Who brings the water? Negotiating state responsibility in water sector reform in Niger.
For over 40 years the water sector in Niger has been subject to constant reform reflecting and accompanying general changes in the construction of the role of the state in provision of public services. This is a process that has closely followed different movements in what can be called glo-bal development discourse. Due to dependence on external funds, con-temporary reforms continue to be shaped by development cooperation, to a large extent dominated by the Millennium Development Goals (MDGs), the Poverty Reduction Strategy (PRSP), and the Paris Declarat-ion on aid effectiveness.
This thesis explores how Nigerien state agents articulate state re-sponsibility in the water sector, thus shaping how policy and practice is conceived of. The aim is to better understand the possibility for Nigerien state responsibility in water service provision in a context of heavy de-pendence on aid.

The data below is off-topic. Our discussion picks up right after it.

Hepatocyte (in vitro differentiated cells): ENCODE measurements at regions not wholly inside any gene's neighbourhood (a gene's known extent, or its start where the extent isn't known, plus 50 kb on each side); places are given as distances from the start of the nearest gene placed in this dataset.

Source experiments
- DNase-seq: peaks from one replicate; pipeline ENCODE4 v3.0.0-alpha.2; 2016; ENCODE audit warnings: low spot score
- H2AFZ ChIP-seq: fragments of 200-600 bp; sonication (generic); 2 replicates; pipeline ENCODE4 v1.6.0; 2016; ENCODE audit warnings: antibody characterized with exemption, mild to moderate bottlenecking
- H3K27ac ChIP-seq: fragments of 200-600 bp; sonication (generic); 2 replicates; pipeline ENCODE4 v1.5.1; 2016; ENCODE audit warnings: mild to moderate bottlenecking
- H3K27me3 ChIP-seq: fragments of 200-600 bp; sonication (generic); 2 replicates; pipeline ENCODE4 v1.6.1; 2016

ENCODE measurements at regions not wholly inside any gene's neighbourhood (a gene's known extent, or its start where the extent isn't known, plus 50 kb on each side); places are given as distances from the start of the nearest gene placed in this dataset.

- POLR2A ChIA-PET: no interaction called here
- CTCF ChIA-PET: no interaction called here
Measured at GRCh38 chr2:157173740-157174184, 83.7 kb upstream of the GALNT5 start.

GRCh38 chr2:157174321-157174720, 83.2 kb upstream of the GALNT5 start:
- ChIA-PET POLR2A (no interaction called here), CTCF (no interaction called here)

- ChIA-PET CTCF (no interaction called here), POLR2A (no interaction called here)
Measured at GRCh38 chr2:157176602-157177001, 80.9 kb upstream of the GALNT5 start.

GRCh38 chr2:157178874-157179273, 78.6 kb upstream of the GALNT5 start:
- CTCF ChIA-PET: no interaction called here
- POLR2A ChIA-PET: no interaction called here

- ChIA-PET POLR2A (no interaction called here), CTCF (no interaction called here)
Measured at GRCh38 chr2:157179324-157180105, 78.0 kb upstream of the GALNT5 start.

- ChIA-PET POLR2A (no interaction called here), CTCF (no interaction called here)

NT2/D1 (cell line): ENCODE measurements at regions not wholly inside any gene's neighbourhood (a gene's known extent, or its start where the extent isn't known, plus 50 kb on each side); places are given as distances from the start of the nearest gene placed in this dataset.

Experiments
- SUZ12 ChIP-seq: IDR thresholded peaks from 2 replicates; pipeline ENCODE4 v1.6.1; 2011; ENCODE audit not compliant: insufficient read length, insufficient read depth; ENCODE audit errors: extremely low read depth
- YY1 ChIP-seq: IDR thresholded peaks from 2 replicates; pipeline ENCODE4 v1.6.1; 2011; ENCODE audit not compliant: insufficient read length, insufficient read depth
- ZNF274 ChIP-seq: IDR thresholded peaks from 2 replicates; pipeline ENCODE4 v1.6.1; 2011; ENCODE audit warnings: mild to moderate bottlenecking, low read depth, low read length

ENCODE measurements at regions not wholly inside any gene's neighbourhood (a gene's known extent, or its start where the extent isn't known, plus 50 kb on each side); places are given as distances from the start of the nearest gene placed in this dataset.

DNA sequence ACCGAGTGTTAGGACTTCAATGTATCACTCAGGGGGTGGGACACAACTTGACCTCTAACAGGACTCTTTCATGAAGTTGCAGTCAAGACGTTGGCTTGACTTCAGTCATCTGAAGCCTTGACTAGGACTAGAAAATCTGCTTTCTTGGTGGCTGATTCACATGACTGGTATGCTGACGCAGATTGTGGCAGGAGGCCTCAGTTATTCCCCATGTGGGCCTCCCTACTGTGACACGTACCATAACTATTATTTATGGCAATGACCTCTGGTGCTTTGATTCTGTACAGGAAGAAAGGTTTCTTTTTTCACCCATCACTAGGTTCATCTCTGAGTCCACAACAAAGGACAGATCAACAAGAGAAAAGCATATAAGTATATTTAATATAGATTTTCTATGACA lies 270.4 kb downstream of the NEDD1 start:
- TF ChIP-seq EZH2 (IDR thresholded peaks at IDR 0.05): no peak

The main body of the thesis is based on interviews made with 27 Ni-gerien state agents in the water sector, as well as on participation in state-donor meetings and workshops between 2007 and 2010. It is argued in the thesis that in order to understand effects of power it does not suffice to analyse governing logics but we have to pay closer attention to the agency of being governed. Meaning, in this case, how the state agents constitute themselves as responsible subjects. The thesis approaches state agent subjectivities through narrative method, analysing how they narrate themselves and the state temporally in terms of choice and control in ways that shape how responsibility is understood. As such the thesis ex-plores the way in which state agents translate the responsibilising logics of development cooperation as well as how they constitute themselves as ethical subjects in relation to the population.
the state in Africa